Re: Breathing Exercises (Chuck)
Jul 02, 1996 09:03 PM
First, I don't do yoga, I do Magick, which is a different kettle of fish in
many ways. My feelings on the subject are very simple. I reject out of hand
any notion that one has to work on various social qualities before
undertaking the development of any ablility. I think that that is foolish.
But, if one is specifically referring to kundalini stuff, I may be inclined
to agree. When working with that, a level of prudence may be necessary.
By the same token, the approach that one should avoid all practice because
unnamed and undocumented individuals may have had some difficulty is utter
silliness. That is akin to saying one should not learn how to drive because
you might get in an accident. One still learns to drive, but one learns to
do it without getting killed.
The problem I have is with the concept of argument by authority, which states
that X is true because Y said it is true and Y is to be believed because
three thousand years ago he knew how to write. How do we know that Patanjali
had any idea what he was talking about? For all we know, he could have just
stood on his head out in the sun too long. Now the problem I have with our
Victorian forebears is that they came out of a very circumscribed world and
while dear HPB did her rotund best to break most of the rules, she still had
the Victorian desire to make new ones. So what I argue for is to look at the
available evidence, the real evidence, not the imaginings of the Bogus
Bishop, or the pitiful ravings of fools who thought that jazz was black
There are literally millions of people who practice hatha yoga with no ill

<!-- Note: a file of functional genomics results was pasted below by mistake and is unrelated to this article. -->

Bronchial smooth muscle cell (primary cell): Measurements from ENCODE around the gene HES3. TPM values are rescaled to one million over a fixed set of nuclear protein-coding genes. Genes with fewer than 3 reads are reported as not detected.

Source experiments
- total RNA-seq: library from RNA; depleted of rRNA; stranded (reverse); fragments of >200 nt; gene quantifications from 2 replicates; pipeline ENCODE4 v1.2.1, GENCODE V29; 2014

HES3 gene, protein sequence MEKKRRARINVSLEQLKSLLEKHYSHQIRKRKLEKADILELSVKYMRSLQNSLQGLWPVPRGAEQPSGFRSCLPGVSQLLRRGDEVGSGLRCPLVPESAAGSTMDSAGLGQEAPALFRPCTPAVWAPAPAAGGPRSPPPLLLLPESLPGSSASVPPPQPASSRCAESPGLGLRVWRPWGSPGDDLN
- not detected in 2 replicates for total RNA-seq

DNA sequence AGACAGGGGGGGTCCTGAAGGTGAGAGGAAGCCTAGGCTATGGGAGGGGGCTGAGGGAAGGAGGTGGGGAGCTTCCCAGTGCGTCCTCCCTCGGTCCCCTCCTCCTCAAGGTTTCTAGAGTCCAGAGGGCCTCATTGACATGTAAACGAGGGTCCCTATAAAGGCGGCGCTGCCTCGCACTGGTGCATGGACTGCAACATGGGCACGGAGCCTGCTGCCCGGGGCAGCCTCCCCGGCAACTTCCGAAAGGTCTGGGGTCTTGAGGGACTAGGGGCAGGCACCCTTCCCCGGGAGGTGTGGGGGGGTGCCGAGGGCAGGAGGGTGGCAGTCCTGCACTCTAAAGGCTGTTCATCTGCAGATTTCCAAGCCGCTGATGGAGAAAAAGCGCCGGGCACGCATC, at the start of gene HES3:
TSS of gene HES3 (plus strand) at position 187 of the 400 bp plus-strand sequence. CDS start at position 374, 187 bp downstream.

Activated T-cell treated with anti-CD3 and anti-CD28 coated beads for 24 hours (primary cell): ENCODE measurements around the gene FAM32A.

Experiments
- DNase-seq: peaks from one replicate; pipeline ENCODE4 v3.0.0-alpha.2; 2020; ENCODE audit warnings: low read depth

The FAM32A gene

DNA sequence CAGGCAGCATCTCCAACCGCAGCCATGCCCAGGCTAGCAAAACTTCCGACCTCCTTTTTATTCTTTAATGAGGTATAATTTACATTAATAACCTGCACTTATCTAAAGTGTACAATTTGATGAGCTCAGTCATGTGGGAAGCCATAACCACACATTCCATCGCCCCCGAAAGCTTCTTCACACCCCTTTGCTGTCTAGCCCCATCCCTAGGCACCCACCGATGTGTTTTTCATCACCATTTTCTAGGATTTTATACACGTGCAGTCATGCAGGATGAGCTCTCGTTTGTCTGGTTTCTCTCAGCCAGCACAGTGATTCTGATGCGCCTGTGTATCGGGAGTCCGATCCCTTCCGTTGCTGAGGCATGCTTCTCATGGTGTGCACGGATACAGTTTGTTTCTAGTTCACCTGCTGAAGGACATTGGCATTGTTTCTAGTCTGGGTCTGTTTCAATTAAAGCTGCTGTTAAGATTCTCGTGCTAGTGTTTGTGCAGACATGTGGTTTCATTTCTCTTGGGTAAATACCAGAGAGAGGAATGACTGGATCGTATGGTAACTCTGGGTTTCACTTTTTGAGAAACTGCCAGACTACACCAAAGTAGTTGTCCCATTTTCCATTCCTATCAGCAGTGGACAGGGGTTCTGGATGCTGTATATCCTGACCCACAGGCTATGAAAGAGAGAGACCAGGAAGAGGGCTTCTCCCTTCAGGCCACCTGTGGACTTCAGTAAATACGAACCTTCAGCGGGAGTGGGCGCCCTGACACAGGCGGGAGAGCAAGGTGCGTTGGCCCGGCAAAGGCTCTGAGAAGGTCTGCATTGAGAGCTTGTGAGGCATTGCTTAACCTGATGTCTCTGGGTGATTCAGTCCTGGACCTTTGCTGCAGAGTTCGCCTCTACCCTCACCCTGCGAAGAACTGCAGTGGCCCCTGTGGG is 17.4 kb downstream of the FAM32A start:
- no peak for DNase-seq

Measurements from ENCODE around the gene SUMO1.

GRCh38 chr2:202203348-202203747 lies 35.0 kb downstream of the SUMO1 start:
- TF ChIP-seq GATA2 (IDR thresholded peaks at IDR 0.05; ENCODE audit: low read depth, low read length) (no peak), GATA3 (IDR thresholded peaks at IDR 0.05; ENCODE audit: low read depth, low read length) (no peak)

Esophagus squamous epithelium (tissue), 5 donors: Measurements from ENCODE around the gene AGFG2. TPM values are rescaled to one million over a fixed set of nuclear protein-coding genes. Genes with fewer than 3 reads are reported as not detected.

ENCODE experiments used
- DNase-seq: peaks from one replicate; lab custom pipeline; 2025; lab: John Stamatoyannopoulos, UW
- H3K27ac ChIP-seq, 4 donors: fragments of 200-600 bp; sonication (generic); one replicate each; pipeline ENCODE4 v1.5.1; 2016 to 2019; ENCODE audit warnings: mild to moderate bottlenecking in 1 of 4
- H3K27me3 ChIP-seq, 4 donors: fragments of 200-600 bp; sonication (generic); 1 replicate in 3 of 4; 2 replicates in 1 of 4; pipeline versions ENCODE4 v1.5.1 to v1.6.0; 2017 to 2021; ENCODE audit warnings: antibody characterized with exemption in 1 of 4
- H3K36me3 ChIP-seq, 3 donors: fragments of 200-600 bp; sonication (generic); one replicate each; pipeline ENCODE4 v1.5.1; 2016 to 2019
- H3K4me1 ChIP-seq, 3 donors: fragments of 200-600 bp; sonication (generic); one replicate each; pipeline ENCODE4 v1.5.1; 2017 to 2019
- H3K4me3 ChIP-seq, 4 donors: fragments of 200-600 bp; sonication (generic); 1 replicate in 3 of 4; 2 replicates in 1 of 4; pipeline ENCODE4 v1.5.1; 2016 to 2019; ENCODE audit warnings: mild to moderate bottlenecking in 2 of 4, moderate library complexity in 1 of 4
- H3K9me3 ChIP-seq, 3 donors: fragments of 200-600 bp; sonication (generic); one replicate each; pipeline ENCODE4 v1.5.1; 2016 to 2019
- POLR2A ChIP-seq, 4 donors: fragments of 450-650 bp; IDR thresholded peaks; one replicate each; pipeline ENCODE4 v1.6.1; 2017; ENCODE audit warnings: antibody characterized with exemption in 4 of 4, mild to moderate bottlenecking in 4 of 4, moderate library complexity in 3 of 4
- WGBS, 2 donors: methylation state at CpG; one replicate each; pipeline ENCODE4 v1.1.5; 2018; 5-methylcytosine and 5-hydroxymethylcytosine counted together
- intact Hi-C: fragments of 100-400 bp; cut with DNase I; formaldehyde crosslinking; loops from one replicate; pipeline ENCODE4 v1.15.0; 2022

effects at all. There may be many who experience kundalini with no
difficulty or ill effect, none of whom have bothered with Patanjali or his
silly sutras. What I see, from the experience of those people I know who
have worked in these areas, is something that has real benefit to the
individual with little or no danger. And as a pentecostal preacher friend
once said to me many years ago, "When doctrine conflicts with experience, you
go with the experience."
To those who decry the possible dangers I say first to show me real evidence
that the dangers exist in any form and then give me a working idea of the
percentage of population that is actually experiencing them (population being
the people actually working with the activities in question). If, out of 1
million people, five get into trouble, the risk is not worth worrying about.
If 100,000 have problems, then it is time to look at what is going on.
There is simply no real data to back up the worry at the moment. That may
change, and if it does I will change my view accordingly.
What genuinely worries me is that if something comes along that carries real
risks, those who have been exposed to the sort of nonsense that floats around
about Hatha Yoga *will*, without doubt, reject all thought of that risk out
of hand. The TS has cried wolf (sorry Denali, it's only an expression) for
so long about all matters psychic that virtually no one gives a thought to
anything the TS literature has to say on the subject, and not without reason.
And in the process it has made us look like a pack of paranoid fools which
has done no good for any aspect of theosophy, core, process or otherwise.
There is a difference between fear and rational prudence and it would be well
if our brethren would realize that, because all we are getting is fear and
that serves no purpose whatsoever.
At the moment, given a reasonably healthy individual, I have seen absolutely
no reliable evidence of any deliterious effects from any hatha yoga practice.
There have been individuals who have had difficulties who practice hatha
yoga, but there is no reason to believe that the yoga was the cause of them,
on the contrary, it's therapeutic value is undeniable except in the ravings
of Xian fundamentalists and old-fashioned Theosophists.
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